Imants Tillers has been described as Australia’s most important Post-Modern artist with his large-scale paintings addressing the country’s anxieties about its cultural and geographical distance from Europe.
Tillers studied architecture at Sydney University (1969-1972) and has exhibited extensively since 1973, considering all his work from 1981 as part of a lifetime series, the Book of Power with the artist assembling small canvases into large gridded artworks of images from Western culture.
Tillers’ art subverts the premise that Australia’s heritage has been built upon a ‘tyranny of distance.’ His work gives pre-eminence to a meaningful experience of culture through its reproduction, appropriating well-known paintings and establishing associations between disparate ideologies and cultures, providing new readings and ownership of this iconography as critical to Australia’s hybrid identity.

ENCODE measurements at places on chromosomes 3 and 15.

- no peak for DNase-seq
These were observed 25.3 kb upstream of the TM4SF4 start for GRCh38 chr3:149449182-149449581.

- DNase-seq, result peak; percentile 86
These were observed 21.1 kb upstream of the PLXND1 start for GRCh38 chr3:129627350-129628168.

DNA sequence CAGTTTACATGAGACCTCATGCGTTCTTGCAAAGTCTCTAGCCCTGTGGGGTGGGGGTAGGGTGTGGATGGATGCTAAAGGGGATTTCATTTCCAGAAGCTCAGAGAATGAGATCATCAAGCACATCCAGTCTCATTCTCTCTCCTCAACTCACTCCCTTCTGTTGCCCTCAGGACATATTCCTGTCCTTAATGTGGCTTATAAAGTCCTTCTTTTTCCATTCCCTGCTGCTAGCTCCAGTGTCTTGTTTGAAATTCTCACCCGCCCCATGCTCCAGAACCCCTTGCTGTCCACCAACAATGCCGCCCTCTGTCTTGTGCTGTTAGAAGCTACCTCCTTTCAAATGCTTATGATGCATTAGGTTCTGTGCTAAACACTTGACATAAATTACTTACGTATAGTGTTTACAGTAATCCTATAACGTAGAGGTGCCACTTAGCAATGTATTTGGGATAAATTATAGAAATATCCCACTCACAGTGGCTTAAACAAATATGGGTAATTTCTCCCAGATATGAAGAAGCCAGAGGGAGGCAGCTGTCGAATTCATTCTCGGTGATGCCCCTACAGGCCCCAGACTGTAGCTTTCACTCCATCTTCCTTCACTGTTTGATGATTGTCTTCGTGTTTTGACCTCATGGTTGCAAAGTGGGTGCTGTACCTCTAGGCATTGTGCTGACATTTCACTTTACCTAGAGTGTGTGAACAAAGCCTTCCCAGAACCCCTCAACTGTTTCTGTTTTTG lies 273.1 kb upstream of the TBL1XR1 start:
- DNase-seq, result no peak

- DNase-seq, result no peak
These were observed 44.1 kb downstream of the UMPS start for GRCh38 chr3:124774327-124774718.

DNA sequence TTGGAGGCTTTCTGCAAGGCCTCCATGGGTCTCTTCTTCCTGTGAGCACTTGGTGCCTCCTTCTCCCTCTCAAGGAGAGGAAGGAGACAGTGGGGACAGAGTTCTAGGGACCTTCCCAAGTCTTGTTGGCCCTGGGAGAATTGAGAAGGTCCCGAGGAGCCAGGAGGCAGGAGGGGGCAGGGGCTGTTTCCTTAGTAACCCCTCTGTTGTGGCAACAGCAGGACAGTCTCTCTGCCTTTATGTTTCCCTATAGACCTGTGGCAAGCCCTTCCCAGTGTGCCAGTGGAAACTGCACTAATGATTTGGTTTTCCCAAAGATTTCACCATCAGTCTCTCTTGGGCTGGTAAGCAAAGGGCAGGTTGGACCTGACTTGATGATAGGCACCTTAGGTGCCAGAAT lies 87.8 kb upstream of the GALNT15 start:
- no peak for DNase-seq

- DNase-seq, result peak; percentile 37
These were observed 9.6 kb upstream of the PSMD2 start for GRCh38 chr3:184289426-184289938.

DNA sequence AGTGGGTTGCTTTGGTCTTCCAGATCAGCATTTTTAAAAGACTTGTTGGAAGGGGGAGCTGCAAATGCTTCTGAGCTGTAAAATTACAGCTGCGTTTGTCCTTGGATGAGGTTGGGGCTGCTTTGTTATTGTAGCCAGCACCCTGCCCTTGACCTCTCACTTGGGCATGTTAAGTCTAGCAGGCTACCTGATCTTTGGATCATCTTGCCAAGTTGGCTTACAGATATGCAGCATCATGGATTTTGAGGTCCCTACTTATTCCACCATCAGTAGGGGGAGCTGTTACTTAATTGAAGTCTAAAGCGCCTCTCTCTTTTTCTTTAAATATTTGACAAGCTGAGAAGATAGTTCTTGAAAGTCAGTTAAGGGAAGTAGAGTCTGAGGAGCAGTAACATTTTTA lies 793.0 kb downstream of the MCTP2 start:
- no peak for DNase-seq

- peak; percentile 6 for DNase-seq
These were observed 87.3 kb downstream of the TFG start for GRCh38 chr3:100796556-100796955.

In Conversation with the Bride (1974-1975) Tillers referenced Duchamp’s Bride Stripped Bare and Australian watercolourist Hans Heysen’s eucalyptus trees painted around the same time as Duchamp’s conceptual work, considering these as equally artificial and representative of cultural values.
Tillers has exhibited extensively in international exhibitions and represented Australia at the Venice Biennale in 1986. His work is held in the collections of many significant public art galleries and institutions in Australia and internationally.